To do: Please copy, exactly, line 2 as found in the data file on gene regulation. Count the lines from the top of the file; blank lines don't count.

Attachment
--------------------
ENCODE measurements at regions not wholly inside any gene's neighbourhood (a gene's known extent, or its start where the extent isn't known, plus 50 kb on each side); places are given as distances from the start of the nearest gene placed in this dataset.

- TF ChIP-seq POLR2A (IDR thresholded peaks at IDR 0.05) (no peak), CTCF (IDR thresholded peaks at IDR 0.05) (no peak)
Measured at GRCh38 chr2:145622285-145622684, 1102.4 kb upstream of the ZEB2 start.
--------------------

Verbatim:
- TF ChIP-seq POLR2A (IDR thresholded peaks at IDR 0.05) (no peak), CTCF (IDR thresholded peaks at IDR 0.05) (no peak)